Management Articles


How to Organize and Run an Assessment Centre

By: Perry Burns

Perry Burns specializes in using tools and exercises to improve performance. Formerly a director at Ernst & Young he now works with companies to provide training resources and strategic advice.

Recruiting staff has never been easy. But with changes to legislation employers are having to be ever more careful as they assess candidates. An employer's first responsibility of course is to recruit the best possible candidate for the job; but increasingly, they must also be able to demonstrate that the process used for selection was fair, transparent and unbiased.

In many parts of the world including the USA, employees have relatively few rights and it is common for employers to terminate employment arbitrarily; and as long as the termination is not seen as unjust there is little redress. Similarly, as long as an employer can prove that he has not been biased toward or against particular applicants because of their race, sex, religion, national origin, physical disability, marital status, or age, he can recruit pretty much as he pleases.

Although the same regime used to apply in Britain and other European countries, there has been a steady stream of legislation which means that in some countries, notably France but many other European countries too, where once an individual is hired, it is almost impossible to dispense with their services regardless of commercial need, incompetence and even dishonesty.

The challenge facing employers is thus huge. Firstly the business case for recruitment must be thoroughly watertight. The return on investment must be able to withstand economic downturn and be a considerable multiple of the very significant cost of employment. Secondly, the process must be able to prophesy with considerable certainty how the candidate will perform in the role once hired and with sufficient robustness that it can withstand legal challenge from unsuccessful candidates after a decision has been made.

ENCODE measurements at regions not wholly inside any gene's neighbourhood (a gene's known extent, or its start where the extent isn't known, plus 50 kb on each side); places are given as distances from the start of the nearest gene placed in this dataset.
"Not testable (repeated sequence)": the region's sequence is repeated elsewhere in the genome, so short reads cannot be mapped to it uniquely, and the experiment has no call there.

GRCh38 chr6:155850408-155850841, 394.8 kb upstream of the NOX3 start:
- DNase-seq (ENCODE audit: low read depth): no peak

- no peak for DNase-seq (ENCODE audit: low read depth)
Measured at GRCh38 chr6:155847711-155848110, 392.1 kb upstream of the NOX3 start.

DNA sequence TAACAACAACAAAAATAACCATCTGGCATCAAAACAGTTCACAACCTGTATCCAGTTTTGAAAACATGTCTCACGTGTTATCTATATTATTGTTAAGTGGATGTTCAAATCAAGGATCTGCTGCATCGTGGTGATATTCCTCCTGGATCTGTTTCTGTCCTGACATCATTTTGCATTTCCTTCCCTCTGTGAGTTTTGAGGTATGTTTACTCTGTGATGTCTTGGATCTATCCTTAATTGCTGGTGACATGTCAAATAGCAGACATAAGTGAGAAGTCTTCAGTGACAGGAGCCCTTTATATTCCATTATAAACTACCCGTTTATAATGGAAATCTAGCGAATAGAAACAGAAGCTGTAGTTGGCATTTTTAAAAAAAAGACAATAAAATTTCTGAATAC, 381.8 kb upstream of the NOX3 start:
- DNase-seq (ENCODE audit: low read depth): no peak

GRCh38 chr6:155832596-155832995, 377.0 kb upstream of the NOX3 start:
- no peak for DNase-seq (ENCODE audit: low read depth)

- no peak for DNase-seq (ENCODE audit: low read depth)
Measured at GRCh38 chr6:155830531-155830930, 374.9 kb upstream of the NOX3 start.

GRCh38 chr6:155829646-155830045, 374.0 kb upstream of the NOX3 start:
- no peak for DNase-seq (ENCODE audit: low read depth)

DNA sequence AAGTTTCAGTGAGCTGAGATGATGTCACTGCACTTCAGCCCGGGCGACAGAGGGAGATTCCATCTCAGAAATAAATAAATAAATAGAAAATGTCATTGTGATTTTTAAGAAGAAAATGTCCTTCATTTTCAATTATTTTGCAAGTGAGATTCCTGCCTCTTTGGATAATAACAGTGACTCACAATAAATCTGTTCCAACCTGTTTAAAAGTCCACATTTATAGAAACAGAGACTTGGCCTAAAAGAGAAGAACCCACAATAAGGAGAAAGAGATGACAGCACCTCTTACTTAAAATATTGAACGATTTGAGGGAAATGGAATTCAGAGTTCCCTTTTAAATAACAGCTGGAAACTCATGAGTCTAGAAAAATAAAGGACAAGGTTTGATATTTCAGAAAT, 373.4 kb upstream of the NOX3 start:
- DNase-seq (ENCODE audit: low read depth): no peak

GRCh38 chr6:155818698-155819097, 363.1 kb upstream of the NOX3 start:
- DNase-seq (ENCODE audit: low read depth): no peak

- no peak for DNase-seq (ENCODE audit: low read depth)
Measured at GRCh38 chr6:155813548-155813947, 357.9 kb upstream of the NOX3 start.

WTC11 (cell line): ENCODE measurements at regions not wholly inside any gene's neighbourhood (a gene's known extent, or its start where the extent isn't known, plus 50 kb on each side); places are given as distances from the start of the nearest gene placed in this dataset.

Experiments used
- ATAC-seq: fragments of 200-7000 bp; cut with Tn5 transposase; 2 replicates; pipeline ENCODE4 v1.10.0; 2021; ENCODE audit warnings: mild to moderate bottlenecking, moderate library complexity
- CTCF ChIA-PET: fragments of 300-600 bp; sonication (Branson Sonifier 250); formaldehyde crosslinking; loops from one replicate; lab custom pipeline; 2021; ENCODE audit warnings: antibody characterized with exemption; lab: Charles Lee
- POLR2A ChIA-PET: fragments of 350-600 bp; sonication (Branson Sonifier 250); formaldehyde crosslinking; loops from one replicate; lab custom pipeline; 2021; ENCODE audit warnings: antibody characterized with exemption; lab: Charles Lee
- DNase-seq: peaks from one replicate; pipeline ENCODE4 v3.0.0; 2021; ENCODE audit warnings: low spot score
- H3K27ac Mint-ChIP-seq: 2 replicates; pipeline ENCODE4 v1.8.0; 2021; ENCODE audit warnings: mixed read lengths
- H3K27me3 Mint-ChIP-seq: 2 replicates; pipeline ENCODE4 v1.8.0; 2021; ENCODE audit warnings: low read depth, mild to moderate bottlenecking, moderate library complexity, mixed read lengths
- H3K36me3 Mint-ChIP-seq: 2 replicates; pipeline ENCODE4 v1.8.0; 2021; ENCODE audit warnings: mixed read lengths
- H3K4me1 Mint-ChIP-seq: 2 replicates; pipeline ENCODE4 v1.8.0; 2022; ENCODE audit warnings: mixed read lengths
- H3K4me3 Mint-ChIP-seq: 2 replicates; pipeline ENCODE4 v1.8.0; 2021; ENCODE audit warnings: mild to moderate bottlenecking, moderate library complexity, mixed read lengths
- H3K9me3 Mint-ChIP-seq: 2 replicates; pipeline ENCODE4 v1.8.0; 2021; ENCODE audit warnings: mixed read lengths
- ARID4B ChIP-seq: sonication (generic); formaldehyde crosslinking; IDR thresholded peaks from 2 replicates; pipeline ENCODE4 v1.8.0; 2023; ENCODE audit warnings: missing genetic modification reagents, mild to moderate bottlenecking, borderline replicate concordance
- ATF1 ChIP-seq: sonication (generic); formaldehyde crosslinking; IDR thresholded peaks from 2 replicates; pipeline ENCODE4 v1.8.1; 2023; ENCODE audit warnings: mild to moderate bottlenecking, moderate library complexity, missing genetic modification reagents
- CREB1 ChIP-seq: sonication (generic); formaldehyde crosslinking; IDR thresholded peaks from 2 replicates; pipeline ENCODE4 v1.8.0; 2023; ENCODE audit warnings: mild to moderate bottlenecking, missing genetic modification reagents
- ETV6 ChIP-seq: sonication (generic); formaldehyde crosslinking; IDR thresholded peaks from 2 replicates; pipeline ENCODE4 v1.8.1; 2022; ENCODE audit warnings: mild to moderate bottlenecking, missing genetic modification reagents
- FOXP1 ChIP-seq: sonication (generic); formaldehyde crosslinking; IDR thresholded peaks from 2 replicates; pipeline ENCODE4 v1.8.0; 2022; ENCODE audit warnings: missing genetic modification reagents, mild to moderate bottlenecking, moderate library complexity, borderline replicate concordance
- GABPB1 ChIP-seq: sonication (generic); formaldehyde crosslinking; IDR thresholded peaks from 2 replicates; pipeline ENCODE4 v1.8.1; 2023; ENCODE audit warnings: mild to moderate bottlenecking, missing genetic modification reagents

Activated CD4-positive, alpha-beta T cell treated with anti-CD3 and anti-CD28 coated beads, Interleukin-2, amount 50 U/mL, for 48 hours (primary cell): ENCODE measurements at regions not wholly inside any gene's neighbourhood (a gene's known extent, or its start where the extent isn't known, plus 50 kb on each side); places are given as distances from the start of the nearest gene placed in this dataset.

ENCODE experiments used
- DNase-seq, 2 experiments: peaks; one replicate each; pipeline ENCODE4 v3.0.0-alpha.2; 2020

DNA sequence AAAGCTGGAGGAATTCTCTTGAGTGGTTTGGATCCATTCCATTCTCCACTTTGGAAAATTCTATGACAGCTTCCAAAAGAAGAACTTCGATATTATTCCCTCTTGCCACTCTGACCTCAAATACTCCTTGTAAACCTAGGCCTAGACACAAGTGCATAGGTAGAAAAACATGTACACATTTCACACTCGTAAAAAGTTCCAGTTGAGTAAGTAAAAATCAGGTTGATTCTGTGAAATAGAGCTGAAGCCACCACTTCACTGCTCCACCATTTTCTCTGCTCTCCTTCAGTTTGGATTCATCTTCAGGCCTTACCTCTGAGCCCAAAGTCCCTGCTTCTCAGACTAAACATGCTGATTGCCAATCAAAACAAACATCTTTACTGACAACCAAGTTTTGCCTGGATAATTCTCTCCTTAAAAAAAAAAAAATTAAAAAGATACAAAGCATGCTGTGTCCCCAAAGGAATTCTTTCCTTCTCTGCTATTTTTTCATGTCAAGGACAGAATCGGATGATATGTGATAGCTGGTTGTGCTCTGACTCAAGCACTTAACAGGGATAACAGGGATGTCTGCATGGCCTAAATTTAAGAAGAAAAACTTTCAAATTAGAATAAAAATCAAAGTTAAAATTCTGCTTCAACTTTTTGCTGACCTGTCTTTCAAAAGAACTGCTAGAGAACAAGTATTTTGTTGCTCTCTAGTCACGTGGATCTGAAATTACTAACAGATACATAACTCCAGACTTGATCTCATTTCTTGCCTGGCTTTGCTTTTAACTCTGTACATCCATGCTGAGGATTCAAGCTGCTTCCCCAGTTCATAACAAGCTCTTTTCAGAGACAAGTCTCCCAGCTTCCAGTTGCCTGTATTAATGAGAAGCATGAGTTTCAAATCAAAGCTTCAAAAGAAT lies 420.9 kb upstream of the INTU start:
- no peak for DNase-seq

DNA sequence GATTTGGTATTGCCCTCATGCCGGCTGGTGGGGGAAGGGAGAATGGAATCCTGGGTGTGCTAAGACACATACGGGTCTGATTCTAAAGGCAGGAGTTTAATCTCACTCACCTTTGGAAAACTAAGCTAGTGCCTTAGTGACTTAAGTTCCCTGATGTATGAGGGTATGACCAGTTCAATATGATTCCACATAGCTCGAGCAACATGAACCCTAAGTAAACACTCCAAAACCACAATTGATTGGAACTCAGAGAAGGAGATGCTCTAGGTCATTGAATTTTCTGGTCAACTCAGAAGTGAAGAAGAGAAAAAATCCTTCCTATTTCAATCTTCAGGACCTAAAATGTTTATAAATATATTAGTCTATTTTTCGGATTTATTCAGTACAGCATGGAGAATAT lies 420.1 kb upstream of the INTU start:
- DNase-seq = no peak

For certain jobs this is less of a problem. Candidates for manual, technical or clerical vacancies can be tested for practical competence. But for managerial jobs where success is likely to be rest on the possession of soft skills like leadership, salesmanship, negotiation skill or listening; this may less easy to achieve.

The traditional recruitment tool was examination of a resume or Curriculum Vitae followed by one two or more interviews. Whilst this is a well tried and tested methodology it has a number of flaws:

  • Senior candidates live and breathe interviews. It's what they do; so even the most inadequate candidate is likely to be able to tell a good story at interview.
  • Many candidates "dress" their information to disguise problems in their track record. Although subsequent discovery of factual untruths may be cause for dismissal, many employers are reluctant to pursue fraudulent applications because of the cost, the potential litigation risk and the damage to reputation that could ensue.
  • Most interviewers are not skilled at questioning and tend to rely on gut instinct (often formed in the first few seconds after first meeting the interviewee). They form an opinion and then spend the rest of the interview confirming it.
  • Such are the risks of discriminating against a potential employee, many interviewers are afraid to ask penetrating questions that would reveal flaws and weaknesses for fear that afterwards the candidate could cite the question as being prejudicial.
  • Even in highly regulated situations with panel interviews and professional interviewers, the format can be so rigid that the opportunity to probe can be severely limited by the strictures imposed by the process itself.

Experienced managers often quip that they learn more about a candidate in their first morning at work than they do from the most rigorous of interview processes. And the reasons are obvious. In an interview the candidate is guarded. He or she has spent hours preparing for the meeting (or should have done), is well rehearsed (or should be) and is in a predictable and controlled environment.